In How to Do Nothing, Jenny Odell mentions that abandoning systems and trying to start a utopia from scratch doesn't always work, because the people that choose to start fresh will also find it easier to go somewhere else when things are challenging.

So, when should you stay and advocate for change, and when should you recognize the impossibility of change and start fresh?

It's a question that surfaces when deciding where to live and which government to live in. It happens in relationships. It happens with careers and work environments.

There might be two factors here: your time horizon; your ability to start over and choose something else.

How soon do you want/need the changes to happen for you to stay? There's a switching cost, and there's a staying cost. If the change doesn't happen within your time frame, is it still worth pushing for change?

What if the timeline you're working with is inter-generational? Is it worth staying and fighting for change then?

How much progress is happening? Momentum makes the situation more optimistic.

Is it even a choice to leave and start over?

Similar to momentum, are there allies that want the same thing?

These are choices of energy, motivation, and commitment.

Another factor might be ownership and identity. How much is it a part of you? If you were to leave it, who would you be? This conviction from identity and ownership can drive nationalistic sentiment and not-in-my-back-yard positions.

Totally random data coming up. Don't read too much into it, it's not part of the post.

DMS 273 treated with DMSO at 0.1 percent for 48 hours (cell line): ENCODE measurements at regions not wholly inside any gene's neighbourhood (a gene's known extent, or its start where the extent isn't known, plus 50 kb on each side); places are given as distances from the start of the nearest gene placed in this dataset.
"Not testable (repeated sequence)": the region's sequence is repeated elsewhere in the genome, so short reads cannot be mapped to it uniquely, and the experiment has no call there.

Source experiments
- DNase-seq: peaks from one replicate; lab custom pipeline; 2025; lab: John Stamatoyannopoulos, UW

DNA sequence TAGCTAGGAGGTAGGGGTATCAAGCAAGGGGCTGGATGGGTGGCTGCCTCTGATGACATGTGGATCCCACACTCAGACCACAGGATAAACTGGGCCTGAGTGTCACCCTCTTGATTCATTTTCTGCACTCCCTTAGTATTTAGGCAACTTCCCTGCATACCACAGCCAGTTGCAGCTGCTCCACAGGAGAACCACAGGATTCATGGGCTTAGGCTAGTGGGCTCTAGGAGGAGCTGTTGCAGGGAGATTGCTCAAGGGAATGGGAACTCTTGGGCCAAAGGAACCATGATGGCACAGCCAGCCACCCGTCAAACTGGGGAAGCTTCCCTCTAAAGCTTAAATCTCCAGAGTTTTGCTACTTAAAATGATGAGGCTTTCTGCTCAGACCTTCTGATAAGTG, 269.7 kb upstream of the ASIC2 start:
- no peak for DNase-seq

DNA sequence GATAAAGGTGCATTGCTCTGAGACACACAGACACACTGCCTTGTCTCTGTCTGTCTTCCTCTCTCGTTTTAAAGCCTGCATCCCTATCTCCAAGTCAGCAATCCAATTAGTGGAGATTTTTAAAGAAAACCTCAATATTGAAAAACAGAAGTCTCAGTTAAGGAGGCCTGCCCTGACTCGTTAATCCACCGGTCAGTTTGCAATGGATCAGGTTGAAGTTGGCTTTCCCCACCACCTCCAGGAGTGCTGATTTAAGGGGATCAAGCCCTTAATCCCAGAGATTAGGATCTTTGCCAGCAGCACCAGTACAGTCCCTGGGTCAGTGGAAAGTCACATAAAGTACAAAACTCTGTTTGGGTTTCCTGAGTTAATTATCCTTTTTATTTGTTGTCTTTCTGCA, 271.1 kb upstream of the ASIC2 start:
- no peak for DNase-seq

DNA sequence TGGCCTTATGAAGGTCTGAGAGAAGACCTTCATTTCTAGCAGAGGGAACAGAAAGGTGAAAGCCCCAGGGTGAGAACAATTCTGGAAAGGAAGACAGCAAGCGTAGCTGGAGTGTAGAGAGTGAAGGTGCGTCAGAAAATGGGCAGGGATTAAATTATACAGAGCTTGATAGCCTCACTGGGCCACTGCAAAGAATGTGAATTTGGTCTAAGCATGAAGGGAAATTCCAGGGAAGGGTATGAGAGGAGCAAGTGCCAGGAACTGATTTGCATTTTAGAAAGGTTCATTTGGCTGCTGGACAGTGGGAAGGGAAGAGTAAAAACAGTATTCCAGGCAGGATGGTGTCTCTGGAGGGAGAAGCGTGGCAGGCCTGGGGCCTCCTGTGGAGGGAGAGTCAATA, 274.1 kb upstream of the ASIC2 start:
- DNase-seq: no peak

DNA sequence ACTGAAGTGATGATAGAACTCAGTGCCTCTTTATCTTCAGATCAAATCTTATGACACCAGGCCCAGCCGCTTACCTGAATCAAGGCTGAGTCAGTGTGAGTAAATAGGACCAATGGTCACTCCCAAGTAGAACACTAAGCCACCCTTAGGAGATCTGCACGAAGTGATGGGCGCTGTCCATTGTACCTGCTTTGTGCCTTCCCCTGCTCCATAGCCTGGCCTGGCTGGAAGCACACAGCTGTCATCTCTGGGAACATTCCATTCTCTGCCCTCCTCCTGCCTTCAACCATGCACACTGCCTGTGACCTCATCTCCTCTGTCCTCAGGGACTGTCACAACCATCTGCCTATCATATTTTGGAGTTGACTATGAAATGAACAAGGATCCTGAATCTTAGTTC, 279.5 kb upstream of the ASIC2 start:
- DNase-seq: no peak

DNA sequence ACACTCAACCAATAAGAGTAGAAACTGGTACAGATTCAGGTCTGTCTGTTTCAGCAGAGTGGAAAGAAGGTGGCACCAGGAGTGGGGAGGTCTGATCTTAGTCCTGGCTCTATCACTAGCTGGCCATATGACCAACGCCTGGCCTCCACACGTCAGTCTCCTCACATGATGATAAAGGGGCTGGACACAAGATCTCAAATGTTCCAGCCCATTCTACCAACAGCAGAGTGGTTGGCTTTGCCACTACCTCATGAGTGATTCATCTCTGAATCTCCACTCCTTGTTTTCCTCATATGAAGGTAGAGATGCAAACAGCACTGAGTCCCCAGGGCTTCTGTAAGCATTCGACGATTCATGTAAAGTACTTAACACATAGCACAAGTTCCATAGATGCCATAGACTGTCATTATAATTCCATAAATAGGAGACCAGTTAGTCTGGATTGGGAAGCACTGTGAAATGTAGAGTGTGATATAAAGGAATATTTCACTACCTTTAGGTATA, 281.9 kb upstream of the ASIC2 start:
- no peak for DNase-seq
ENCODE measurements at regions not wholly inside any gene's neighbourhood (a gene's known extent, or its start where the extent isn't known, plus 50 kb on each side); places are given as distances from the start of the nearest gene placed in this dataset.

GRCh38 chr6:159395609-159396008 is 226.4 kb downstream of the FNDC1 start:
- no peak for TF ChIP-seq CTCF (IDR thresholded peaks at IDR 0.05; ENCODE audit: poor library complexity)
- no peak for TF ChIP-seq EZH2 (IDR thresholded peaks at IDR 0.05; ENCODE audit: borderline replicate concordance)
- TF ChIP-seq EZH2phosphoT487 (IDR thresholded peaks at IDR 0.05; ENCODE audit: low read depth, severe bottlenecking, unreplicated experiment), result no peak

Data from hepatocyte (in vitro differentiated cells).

What's the difference between cultural preservation and nationalistic believes? It might be a zero-sum mindset vs. a positive-sum mindset. Where adding other cultures and people doesn't dilute, but it somehow enhances the starting circumstances.

Can you have a positive-sum mindset if you can't afford to lose? or if you've only experienced loss and disadvantages? Is a positve-sum an outcome and luxury of a higher risk tolerance because there's a bigger safety net?

You might only want the change if it benefits you and those around you.

The choices seem to be between keeping things as they are, changing them, and changing them by starting over.

There might also be differences here, between the scope of each question. If this is a national conversation, the choices are different from personal and career based choices.

The similarity between keeping things the same and starting over might be a disapproval for compromise. Their difference is in having the option to leave and start over.

The reasonable thing might be to always advocate for change and use that experience to guide whether it's more rewarding to stay vs. start over.

Starting over imply that something new will be a net-positive over the current situation. Either because the momentum of the past hasn't been sufficient, or because it might be better to start fresh to push the boundaries of what's possible.

This question also happens with maintaining any system or product. Even if you decide to start over, you also have to develop a method of change management. Without that governance, the system will stagnate, and you'll end up in the same place where to intiate any change, you have to start all over.